Baltics top the table of OECD’s biggest boozers

Baltics top the table of OECD’s biggest boozers
By Henry Kirby November 12, 2015

Lithuania is the heaviest drinking country in the region of the Organisation for Economic Co-operation and Development (OECD), according to a recent report from the economic collective of countries.

The Baltic nation of three million - which is not currently a full member of the OECD - consumed 14.3 litres of pure alcohol per person in 2013, or roughly 51 bottles of vodka or 500 pints of beer.

Lithuania was joined in the top three by Baltic neighbour Estonia, where 11.8 litres of alcohol were consumed. The Czech Republic came fourth at 11.5 litres; Russia sat in fifth place at 11.2 litres.


Indonesia was the lowest-drinking OECD nation, with only 0.1 litres consumed per person. Turkey was the Central and Eastern European and Commonwealth of Independent States (CEE/CIS) nation with the lowest consumption, at 1.4 litres per person – less than 50 pints of beer a year.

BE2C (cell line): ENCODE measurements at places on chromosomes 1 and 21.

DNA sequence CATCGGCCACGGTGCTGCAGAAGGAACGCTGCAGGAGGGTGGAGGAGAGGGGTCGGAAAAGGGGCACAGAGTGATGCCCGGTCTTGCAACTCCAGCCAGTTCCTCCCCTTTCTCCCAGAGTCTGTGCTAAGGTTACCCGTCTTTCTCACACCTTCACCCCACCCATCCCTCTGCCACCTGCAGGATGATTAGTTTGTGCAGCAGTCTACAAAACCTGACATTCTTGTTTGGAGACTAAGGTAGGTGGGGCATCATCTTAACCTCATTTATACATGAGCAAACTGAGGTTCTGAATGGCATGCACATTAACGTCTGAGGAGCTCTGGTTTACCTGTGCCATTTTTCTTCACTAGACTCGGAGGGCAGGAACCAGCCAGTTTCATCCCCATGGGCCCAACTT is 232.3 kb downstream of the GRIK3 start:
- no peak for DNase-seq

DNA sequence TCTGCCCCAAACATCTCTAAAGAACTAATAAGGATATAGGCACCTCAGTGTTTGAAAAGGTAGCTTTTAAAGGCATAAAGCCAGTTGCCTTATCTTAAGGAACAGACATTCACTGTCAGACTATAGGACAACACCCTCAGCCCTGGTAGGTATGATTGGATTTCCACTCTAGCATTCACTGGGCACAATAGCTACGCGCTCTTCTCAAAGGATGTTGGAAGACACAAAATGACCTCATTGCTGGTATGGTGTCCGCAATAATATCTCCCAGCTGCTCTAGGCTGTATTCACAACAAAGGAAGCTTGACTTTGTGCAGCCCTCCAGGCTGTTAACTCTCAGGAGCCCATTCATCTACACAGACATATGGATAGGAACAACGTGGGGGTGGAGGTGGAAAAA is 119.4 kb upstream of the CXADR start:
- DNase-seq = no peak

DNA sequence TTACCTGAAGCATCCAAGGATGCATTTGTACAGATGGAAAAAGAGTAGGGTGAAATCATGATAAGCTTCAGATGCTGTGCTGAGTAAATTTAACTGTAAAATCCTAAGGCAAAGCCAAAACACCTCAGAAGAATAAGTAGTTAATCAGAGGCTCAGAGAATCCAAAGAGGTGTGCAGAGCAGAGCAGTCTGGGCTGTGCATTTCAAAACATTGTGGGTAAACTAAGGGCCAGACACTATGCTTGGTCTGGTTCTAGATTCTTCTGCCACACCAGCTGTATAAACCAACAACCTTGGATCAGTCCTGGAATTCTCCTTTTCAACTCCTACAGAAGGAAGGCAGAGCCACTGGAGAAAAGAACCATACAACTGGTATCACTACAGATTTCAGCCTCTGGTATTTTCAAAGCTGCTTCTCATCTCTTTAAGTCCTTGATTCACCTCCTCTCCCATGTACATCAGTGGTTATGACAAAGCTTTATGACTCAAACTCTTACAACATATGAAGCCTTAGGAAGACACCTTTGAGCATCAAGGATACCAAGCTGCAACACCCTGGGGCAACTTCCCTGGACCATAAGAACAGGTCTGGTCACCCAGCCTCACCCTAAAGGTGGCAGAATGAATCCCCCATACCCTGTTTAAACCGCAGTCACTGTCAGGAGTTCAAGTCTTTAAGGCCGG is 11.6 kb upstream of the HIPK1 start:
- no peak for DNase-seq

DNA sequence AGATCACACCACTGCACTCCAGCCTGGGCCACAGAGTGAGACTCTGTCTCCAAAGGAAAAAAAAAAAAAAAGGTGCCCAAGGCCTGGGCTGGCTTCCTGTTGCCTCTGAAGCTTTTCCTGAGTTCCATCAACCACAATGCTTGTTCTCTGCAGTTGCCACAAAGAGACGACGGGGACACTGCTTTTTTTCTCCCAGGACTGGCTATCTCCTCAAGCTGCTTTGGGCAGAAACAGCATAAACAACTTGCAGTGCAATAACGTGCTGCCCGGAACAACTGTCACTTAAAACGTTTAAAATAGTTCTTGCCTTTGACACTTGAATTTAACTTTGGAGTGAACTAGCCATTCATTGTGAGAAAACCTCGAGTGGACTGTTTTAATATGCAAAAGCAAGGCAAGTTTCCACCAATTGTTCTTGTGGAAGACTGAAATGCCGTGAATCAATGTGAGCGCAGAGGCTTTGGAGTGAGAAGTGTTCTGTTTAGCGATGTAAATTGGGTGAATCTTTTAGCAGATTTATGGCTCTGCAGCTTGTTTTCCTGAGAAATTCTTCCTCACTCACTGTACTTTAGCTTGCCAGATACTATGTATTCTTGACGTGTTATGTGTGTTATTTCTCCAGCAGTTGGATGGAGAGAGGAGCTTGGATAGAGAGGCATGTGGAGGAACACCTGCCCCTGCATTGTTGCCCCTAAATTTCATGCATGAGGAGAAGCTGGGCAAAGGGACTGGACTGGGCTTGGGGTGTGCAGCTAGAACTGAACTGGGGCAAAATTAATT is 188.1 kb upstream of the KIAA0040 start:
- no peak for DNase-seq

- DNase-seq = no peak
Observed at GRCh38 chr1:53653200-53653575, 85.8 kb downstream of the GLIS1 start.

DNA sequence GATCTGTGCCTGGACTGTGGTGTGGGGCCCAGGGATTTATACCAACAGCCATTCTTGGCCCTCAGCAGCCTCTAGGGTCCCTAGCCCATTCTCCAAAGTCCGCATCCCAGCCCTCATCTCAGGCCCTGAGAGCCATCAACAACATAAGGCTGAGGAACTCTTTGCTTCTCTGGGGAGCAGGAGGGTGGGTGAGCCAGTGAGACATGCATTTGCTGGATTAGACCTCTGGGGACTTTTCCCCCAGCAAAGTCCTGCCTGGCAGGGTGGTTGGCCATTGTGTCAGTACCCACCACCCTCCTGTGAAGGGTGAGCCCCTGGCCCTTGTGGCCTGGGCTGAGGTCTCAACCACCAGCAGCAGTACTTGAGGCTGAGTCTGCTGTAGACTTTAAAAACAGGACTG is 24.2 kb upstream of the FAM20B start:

Nearly all countries in the OECD saw their annual alcohol consumption decrease to some degree since 2001. Irish per capita consumption fell a full 3.6 litres to 10.6, the French drank 2.7 litres less to leave consumption at 11.1 litres, and it fell 2 litres to 10.9 litres in Germany.

However, the trend ran the other way in Russia and the Baltics. Those countries saw annual consumption increase dramatically. Lithuanian's drank a full 44% more, Latvians consumption rose 43%, and Russian's sank 10% more booze.